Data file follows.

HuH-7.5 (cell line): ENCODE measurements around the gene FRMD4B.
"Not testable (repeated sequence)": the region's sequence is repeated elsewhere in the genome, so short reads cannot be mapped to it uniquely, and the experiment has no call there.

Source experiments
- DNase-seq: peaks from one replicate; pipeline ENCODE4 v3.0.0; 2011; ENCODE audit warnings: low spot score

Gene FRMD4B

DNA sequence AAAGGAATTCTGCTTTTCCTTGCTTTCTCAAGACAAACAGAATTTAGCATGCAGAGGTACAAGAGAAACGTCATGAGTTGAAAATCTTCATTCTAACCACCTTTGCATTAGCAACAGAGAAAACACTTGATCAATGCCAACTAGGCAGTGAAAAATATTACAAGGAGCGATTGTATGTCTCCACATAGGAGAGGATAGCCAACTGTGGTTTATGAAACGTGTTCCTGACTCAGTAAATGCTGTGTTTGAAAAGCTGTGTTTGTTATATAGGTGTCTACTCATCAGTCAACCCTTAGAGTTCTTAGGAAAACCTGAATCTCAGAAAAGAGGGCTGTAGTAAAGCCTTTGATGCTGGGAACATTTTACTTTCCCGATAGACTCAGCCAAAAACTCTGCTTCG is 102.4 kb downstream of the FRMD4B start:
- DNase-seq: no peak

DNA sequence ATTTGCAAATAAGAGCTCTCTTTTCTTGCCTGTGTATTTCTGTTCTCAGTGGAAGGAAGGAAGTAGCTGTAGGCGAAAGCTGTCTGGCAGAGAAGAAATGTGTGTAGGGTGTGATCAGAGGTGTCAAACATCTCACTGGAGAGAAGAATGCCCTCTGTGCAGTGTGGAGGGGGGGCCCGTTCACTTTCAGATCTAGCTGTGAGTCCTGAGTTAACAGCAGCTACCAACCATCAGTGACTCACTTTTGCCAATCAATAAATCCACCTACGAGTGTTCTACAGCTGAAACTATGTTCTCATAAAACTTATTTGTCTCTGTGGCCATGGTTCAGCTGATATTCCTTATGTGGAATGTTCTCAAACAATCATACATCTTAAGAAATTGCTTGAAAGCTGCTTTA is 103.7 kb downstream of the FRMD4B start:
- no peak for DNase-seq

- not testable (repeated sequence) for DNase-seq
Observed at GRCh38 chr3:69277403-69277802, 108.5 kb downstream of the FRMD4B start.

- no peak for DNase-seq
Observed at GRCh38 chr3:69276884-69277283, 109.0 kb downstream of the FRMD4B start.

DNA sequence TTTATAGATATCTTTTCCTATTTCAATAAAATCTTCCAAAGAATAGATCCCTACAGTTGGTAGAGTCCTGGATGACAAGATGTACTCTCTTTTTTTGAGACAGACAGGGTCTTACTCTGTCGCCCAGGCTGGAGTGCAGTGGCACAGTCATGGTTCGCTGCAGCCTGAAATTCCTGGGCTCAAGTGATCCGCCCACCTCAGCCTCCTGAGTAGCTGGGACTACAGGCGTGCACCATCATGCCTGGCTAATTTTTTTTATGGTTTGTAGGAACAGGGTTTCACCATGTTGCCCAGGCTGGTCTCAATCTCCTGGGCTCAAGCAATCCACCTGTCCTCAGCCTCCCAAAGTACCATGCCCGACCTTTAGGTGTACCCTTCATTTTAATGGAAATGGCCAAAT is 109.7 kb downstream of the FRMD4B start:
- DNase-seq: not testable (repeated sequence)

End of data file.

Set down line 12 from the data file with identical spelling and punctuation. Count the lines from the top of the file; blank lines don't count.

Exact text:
- no peak for DNase-seq